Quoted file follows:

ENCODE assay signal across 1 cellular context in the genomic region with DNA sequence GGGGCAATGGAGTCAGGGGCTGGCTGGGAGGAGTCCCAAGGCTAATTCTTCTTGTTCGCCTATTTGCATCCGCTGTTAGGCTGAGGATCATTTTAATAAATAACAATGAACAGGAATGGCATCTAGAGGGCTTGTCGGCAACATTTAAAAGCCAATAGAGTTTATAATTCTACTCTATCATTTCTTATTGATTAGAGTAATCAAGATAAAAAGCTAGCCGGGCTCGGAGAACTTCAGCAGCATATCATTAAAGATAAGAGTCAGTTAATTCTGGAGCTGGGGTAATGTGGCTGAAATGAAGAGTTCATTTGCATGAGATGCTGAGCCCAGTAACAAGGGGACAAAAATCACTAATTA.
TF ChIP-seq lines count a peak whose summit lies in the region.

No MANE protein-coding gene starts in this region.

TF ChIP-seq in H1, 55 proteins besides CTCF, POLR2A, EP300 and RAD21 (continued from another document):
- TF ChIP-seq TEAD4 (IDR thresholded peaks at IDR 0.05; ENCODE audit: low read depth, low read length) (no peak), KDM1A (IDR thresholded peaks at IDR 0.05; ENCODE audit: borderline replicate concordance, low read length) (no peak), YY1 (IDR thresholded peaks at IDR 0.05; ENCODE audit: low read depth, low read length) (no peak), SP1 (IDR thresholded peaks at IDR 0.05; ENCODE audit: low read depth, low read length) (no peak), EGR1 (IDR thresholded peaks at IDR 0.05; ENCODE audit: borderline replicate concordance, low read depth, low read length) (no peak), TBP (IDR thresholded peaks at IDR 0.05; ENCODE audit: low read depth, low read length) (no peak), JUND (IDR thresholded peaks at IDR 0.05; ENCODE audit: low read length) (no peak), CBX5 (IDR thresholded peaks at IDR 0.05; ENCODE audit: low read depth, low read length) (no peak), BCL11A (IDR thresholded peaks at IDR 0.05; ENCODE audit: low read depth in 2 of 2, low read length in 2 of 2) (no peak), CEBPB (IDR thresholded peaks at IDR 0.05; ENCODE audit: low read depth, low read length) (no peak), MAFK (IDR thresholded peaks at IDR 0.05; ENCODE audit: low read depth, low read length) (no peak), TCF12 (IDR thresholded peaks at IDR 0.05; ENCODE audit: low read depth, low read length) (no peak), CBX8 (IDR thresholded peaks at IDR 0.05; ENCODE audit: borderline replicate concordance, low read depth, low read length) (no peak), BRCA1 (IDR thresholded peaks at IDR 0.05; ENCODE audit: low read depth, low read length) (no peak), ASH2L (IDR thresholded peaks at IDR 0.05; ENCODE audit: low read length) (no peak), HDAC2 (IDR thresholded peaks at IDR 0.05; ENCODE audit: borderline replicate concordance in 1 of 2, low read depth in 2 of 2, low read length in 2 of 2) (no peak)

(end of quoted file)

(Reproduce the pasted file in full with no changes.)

ENCODE assay signal across 1 cellular context in the genomic region with DNA sequence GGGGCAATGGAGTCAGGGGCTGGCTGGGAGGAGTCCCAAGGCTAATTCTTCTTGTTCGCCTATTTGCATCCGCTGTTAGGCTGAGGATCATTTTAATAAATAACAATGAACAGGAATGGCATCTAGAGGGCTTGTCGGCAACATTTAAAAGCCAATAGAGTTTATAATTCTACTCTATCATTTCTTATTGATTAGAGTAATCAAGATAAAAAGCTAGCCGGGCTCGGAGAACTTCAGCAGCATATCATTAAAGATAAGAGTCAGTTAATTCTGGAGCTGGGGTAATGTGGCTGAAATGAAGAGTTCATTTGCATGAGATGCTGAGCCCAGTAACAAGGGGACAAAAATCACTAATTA.
TF ChIP-seq lines count a peak whose summit lies in the region.

No MANE protein-coding gene starts in this region.

TF ChIP-seq in H1, 55 proteins besides CTCF, POLR2A, EP300 and RAD21 (continued from another document):
- TF ChIP-seq TEAD4 (IDR thresholded peaks at IDR 0.05; ENCODE audit: low read depth, low read length) (no peak), KDM1A (IDR thresholded peaks at IDR 0.05; ENCODE audit: borderline replicate concordance, low read length) (no peak), YY1 (IDR thresholded peaks at IDR 0.05; ENCODE audit: low read depth, low read length) (no peak), SP1 (IDR thresholded peaks at IDR 0.05; ENCODE audit: low read depth, low read length) (no peak), EGR1 (IDR thresholded peaks at IDR 0.05; ENCODE audit: borderline replicate concordance, low read depth, low read length) (no peak), TBP (IDR thresholded peaks at IDR 0.05; ENCODE audit: low read depth, low read length) (no peak), JUND (IDR thresholded peaks at IDR 0.05; ENCODE audit: low read length) (no peak), CBX5 (IDR thresholded peaks at IDR 0.05; ENCODE audit: low read depth, low read length) (no peak), BCL11A (IDR thresholded peaks at IDR 0.05; ENCODE audit: low read depth in 2 of 2, low read length in 2 of 2) (no peak), CEBPB (IDR thresholded peaks at IDR 0.05; ENCODE audit: low read depth, low read length) (no peak), MAFK (IDR thresholded peaks at IDR 0.05; ENCODE audit: low read depth, low read length) (no peak), TCF12 (IDR thresholded peaks at IDR 0.05; ENCODE audit: low read depth, low read length) (no peak), CBX8 (IDR thresholded peaks at IDR 0.05; ENCODE audit: borderline replicate concordance, low read depth, low read length) (no peak), BRCA1 (IDR thresholded peaks at IDR 0.05; ENCODE audit: low read depth, low read length) (no peak), ASH2L (IDR thresholded peaks at IDR 0.05; ENCODE audit: low read length) (no peak), HDAC2 (IDR thresholded peaks at IDR 0.05; ENCODE audit: borderline replicate concordance in 1 of 2, low read depth in 2 of 2, low read length in 2 of 2) (no peak)